Genetic Engineering

Author: Richard Staniec

School/Organization:

Penn Alexander School

Year: 2013

Seminar: Understanding the Process of Science and Evaluation of Evidence

Grade Level: 6-8

Keywords: biological sciences, Biology, engineering, genetics

School Subject(s): Science, Biology

This curriculum unit is designed to have middle school students apply biology content knowledge to the controversial issue of genetic engineering. The students will learn the basic biological principles that allow for the various applications of genetic engineering, such as cloning, xenotransplantation, gene therapy, and genetically modified foods. They will examine the process for each application as well as examine all the ethical implications. Throughout the unit the students will examine and evaluate the research about genetic engineering and keep track of how their own opinion is changing as their knowledge base increases. They will use this information to decide whether to plant genetically modified foods in the school garden. One major purpose of this unit is to teach the students that, in order to make an informed decision about a highly technical issue that has an impact on many of their lives, they will need to have a high level of scientific literacy.

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Full Unit Text
Content Objectives

Overview

 

This curriculum unit is designed to have middle school students apply biology content knowledge to the controversial issue of genetic engineering.  The students will learn the basic biological principles that allow for the various applications of genetic engineering, such as cloning, xenotransplantation, gene therapy, and genetically modified foods. They will examine the process for each application as well as examine all the ethical implications.  Throughout the unit the students will examine and evaluate the research about genetic engineering and keep track of how their own opinion is changing as their knowledge base increases.  They will use this information to decide whether to plant genetically modified foods in the school garden. One major purpose of this unit is to teach the students that, in order to make an informed decision about a highly technical issue that has an impact on many of their lives, they will need to have a high level of scientific literacy.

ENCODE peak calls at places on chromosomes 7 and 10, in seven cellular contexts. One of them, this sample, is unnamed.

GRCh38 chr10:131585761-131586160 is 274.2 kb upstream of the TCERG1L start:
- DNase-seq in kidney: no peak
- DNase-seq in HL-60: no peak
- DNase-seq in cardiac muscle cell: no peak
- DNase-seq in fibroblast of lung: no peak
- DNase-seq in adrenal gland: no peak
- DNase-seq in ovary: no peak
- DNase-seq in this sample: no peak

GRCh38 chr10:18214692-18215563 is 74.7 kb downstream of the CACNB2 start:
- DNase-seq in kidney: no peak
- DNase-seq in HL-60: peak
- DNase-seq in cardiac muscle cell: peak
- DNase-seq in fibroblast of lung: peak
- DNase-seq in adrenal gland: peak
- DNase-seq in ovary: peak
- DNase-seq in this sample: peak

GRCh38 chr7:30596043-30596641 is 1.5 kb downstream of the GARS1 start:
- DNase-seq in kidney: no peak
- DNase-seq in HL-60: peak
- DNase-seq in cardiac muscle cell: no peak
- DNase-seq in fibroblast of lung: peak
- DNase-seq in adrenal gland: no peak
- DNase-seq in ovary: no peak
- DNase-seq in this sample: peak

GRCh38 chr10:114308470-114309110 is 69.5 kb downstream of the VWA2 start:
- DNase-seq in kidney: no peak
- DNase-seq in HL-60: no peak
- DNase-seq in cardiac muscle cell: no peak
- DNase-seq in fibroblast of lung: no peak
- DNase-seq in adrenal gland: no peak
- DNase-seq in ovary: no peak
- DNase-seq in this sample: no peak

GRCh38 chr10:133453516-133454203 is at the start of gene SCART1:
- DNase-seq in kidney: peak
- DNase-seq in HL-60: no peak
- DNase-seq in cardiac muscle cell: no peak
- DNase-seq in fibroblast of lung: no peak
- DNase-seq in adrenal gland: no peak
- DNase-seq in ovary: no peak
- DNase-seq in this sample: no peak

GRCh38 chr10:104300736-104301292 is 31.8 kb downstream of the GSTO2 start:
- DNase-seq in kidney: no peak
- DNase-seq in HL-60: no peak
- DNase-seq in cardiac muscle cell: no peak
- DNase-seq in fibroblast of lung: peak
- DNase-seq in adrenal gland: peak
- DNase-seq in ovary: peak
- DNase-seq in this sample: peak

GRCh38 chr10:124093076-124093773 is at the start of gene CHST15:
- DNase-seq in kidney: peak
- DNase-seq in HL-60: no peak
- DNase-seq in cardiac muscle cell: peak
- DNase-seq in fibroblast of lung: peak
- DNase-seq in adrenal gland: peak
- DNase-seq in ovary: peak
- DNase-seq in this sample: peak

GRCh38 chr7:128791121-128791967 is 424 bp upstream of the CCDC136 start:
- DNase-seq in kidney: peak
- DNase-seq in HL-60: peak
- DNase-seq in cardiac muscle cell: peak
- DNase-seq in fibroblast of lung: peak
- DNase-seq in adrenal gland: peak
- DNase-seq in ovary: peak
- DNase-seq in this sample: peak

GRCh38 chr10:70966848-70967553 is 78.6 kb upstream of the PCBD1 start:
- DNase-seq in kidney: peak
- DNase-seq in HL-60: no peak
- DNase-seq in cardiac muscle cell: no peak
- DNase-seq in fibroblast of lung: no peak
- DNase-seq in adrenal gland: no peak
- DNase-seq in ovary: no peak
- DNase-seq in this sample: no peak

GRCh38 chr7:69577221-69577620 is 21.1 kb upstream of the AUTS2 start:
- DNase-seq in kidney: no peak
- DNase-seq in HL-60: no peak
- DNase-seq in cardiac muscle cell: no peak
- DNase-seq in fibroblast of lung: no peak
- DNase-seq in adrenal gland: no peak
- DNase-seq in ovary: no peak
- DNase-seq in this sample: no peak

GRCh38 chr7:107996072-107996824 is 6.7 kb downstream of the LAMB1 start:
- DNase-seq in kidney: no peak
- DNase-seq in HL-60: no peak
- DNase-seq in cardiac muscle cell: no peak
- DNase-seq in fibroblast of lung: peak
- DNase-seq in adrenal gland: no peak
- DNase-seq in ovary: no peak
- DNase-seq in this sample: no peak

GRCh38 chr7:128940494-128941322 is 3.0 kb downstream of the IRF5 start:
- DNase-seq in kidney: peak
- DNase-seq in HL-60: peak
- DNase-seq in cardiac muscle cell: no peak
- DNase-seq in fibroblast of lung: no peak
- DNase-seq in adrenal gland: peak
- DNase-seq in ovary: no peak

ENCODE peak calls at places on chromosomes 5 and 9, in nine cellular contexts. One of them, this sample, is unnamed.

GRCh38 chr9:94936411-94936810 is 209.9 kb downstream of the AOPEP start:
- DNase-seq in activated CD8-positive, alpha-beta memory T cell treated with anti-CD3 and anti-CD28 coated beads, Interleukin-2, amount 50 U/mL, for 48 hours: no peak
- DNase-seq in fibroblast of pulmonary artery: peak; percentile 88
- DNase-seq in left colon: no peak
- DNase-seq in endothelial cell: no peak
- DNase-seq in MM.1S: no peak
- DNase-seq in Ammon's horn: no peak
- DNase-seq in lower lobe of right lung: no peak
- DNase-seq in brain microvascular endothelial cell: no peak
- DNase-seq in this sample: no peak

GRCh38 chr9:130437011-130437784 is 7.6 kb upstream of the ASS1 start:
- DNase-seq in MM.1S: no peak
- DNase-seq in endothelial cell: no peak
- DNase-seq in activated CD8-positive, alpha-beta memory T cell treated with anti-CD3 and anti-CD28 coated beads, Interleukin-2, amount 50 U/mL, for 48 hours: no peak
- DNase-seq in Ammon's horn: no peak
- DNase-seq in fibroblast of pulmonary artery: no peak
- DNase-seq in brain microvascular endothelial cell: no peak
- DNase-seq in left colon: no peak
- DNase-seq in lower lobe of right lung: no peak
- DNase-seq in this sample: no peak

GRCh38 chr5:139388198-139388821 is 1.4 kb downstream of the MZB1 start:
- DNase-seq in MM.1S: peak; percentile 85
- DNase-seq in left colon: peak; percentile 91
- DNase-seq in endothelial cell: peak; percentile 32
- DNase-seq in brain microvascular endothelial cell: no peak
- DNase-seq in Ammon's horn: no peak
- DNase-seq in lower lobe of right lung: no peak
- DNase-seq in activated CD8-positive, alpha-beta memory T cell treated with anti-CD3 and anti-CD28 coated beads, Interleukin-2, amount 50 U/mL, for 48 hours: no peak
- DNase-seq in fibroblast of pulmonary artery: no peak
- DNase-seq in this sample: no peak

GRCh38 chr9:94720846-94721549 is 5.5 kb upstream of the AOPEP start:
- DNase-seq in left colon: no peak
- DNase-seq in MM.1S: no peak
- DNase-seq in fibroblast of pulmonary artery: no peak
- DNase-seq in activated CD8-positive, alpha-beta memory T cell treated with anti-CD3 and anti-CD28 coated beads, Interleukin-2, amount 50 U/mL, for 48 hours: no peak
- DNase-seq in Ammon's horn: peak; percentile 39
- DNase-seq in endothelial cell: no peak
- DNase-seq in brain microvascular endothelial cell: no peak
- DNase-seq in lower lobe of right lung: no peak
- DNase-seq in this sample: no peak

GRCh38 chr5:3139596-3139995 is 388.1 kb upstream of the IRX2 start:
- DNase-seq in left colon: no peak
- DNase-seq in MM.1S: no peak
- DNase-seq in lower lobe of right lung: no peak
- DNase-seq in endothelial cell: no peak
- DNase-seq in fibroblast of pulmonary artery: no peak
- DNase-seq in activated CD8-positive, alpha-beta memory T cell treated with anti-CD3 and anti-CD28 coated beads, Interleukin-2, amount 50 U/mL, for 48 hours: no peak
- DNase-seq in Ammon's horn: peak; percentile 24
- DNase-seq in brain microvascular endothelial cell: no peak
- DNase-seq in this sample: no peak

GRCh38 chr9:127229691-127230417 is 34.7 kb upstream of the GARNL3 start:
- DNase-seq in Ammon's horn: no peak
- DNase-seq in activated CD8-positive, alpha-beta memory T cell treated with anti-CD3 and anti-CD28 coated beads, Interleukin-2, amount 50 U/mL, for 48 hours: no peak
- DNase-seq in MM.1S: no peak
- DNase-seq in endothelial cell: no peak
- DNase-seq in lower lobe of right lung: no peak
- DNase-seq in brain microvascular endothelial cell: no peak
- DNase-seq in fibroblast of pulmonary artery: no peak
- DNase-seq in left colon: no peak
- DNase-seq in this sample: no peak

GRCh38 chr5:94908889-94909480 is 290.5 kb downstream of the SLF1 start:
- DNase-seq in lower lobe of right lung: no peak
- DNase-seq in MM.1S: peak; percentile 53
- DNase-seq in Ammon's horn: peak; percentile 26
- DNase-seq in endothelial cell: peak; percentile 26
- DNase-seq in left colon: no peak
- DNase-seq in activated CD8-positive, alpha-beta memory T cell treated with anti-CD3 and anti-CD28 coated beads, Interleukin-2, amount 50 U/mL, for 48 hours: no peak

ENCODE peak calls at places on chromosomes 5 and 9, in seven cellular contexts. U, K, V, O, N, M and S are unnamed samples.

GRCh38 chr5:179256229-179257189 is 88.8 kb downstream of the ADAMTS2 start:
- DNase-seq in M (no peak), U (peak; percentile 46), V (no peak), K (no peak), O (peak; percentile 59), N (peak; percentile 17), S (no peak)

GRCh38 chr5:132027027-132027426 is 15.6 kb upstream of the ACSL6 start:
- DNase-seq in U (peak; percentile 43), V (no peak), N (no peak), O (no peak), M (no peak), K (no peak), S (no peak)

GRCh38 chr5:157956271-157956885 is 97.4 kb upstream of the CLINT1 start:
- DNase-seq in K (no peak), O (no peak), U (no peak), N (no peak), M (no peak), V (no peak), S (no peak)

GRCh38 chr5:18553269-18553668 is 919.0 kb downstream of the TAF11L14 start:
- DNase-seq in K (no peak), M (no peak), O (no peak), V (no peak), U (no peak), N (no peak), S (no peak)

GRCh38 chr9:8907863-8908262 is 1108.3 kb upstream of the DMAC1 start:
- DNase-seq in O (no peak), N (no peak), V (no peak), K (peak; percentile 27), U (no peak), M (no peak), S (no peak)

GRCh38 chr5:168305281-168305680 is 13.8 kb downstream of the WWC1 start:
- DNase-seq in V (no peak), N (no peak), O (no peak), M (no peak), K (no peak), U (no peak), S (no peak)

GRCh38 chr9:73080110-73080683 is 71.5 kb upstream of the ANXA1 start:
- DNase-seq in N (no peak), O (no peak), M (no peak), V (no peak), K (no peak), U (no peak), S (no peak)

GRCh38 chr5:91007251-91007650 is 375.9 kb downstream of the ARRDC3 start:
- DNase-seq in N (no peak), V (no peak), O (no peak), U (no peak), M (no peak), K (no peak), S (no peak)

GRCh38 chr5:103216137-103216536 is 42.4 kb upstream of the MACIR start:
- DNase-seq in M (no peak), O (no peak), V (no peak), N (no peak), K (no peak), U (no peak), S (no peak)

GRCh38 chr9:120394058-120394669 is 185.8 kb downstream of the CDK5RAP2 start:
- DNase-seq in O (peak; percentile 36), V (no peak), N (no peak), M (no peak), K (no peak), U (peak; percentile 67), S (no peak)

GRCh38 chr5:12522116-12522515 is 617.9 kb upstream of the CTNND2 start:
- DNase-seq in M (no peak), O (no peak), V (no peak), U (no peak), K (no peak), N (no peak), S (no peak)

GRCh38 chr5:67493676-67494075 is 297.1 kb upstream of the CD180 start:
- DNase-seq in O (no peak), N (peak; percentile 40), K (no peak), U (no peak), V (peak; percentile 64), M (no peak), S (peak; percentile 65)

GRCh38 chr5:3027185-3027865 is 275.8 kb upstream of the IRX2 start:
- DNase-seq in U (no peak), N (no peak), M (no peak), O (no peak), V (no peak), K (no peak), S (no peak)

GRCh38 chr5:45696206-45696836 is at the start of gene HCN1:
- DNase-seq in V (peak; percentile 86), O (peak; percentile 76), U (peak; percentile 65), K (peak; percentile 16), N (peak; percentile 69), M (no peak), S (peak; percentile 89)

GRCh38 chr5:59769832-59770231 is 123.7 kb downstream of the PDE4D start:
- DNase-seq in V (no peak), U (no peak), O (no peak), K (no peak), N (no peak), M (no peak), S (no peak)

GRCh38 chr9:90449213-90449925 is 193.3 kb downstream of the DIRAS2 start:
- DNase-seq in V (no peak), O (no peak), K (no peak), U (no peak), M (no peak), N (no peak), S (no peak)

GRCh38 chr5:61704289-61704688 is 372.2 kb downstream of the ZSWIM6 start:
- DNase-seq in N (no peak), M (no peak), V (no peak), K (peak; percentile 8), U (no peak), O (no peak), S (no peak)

Rationale

 

This unit is designed for the biology portion of a 7th grade science class.  In this unit students will be deciding whether genetic engineering is appropriate.  They will explore the various applications of genetic engineering, through readings, labs, discussions, and debates.  The students will explore cloning, gene therapy, transgenic transplantation, and genetically modified foods.  For each of these topics students will be presented with readings about each topic.  The students will be asked to identify bias in the readings and evaluate the validity of sources.  After each new topic the students will use a discussion protocol to justify to their classmates if genetic engineering is appropriate.  They will be tracking their position throughout the unit plan recording which information and which student’s arguments impacted their position most.   The students will also perform many hands-on and virtual labs to help them better understand the processes of genetic engineering and how it relates to their understanding of cellular anatomy and physiology, genes and genetics, and natural selection and evolution.  The students will end the unit with a class town hall debate to determine whether we should plant genetically modified vegetables in our schoolyard garden.

 

To make an informed decision about genetic engineering the students should have a good understanding of many aspects of basic biology, including cell structure and function.  The students should know all organelles inside of a cell and what jobs each organelle performs.  For genetic engineering students will need to know that the nucleus of a cell contains the genetic material, DNA, and controls cellular activities.  Ribosomes located in the cytoplasm and on the endoplasmic reticulum use the genetic material to create proteins that help regulate cellular processes inside the cell or can be packaged and shipped to other cells in conjunction with the Golgi Complex.  The mitochondria are able to produce energy for the cell, and cell membrane is able to regulate the passage of materials into and out of the cells.  In addition to understanding what functions organelles inside of a cell perform, students should also understand the structure and function of the genetic material inside of cells.